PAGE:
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The Lives of Plaster Saints Who Embarrass Catholic Scholars and Inspire Believers

Saints or Knaves?

Therese Neumann, knave?

Therese Neumann, knave?

Therese of Lisieux

St. Therese of Lisieux, definitely not a knave

Bernadette

St. Bernadette of Lourdes. Were her visions of the Virgin Mary hallucinations caused by epilepsy or hallucinogenic fungus?

Spear of Destiny

The Spear of Destiny, one of four existing weapons believed to have euthanized Jesus – also a popular video game of the same name

Some miraculous lives of the saints have a medical explanation. Other tales conceal pious frauds or describe people who would be psychiatric patients today. They have become idols with feet of plaster.

Joan of Arc’s Saints Michael and Catherine may have been hallucinations caused by “focal” epilepsy or the hallucinogenic fungus ergotamine that created the 16th century dance craze, a village-to-village conga line known as St. Anthony’s Fire.

I’m not a forensic pathologist, but any number of illnesses or poverty or the wish for attention may have fueled the visions of the Virgin by St. Bernadette (Soubirous) of Lourdes in the 19th century and the sad-faced tots of Fàtima in the early 20th.

An embarrassed Catholic Church discouraged pilgrimages to the shrines at Fàtima and Lourdes, where the mother of God was said to have appeared.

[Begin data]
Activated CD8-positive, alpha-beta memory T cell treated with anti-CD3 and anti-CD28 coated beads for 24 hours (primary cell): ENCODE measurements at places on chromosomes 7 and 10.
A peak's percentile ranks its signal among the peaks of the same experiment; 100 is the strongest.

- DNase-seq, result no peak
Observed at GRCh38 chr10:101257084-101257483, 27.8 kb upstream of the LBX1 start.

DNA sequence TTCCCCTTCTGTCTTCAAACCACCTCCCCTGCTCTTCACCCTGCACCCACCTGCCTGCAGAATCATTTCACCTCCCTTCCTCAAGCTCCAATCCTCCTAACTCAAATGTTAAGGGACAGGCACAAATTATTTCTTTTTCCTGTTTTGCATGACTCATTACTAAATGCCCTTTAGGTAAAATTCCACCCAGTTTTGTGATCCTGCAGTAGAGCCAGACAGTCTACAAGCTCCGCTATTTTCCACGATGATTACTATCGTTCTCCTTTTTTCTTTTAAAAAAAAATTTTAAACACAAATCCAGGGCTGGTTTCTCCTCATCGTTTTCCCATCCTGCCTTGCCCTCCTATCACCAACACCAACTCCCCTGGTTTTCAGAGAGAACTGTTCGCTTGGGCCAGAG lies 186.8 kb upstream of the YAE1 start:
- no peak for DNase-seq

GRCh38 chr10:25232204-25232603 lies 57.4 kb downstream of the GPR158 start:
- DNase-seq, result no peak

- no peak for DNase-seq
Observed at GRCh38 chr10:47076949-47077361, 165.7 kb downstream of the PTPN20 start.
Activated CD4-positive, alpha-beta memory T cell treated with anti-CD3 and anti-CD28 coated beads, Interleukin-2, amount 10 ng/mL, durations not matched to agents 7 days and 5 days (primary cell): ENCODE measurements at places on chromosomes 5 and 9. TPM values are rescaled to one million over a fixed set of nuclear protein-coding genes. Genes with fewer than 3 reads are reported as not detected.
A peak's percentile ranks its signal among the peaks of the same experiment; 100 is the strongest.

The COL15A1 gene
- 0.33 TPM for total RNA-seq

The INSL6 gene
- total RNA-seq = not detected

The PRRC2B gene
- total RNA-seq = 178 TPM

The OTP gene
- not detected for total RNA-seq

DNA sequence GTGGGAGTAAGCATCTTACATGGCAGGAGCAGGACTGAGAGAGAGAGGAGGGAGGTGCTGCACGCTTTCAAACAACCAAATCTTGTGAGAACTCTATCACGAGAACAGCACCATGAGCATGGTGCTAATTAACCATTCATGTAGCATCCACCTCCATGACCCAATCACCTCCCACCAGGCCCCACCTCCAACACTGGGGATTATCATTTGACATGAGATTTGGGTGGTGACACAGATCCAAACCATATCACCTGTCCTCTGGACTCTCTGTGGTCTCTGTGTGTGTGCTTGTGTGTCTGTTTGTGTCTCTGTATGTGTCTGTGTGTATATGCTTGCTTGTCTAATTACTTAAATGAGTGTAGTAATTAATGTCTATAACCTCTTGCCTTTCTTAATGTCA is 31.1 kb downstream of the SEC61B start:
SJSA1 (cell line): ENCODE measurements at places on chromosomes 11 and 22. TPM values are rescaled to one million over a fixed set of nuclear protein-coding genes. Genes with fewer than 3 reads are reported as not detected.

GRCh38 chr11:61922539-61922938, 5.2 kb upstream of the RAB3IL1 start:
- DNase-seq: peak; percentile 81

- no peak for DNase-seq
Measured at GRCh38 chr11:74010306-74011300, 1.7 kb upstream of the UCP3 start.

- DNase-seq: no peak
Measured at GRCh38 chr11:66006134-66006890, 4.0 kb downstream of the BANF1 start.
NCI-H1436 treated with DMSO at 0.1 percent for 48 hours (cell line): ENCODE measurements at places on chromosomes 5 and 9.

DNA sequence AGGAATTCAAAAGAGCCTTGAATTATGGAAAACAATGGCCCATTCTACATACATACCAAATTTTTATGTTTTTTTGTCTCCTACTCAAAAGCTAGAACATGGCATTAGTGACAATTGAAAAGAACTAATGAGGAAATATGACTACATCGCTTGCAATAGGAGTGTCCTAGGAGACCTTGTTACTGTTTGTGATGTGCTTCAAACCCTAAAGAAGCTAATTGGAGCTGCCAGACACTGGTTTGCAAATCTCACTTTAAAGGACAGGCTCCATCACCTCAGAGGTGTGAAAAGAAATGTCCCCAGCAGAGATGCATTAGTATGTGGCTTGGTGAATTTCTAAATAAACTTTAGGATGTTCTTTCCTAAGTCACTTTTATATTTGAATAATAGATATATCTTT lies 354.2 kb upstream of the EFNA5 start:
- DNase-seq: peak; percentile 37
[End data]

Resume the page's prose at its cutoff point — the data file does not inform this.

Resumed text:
In Fàtima, a mass hallucination by pilgrims made them see a sun that looked as though it was about to supernova. As many as 100,000 worshippers watched as the sun seemed to hurtle toward earth.

The anti-clerical governments of 19th century France and 20th century Portugal also persecuted Soubirous and the children of Fàtima, who raised the hackles of government and Church. Portugal’s military junta in 1919 had placed severe restrictions on Catholics, who made up 84 percent of the population. Church property was confiscated, priests were forbidden to wear clerical garb, and ringing church bells was banned. Three peasant children under 11 defied the government with their spectacular visions.

St. Rosa of Viterbo’s life, even by devout Catholic bloggers today, owes more to Venerable Bede’s holy hokum. The 8th century Anglo-Saxon monk wrote the earliest hagiographies or lives of the saints. But Bede’s tales packed more miracles per parchment page than the Gospels. They were also more preposterous than those perpetuated by the Good Newsmen of the Christian Bible, Matthew, Mark, Luke, and John.

Then, there are saintly idols who do not have feet of clay. Their lives celebrated humble piety that earned them sainthood. They were not pious frauds as Thérèse Neumann may have been. The Vatican, currently considering her canonization, employs a Devil’s Advocate to dig up dirt on prospective saints. Embarrassing results may be suppressed.

A Bavarian peasant who never left her village, Neumann (pronounced NOY-mahn) lived in the previous century. Her claim to fame and sainthood was the Stigmata or Christ’s wounds that allegedly appeared on her body most of her 64 years.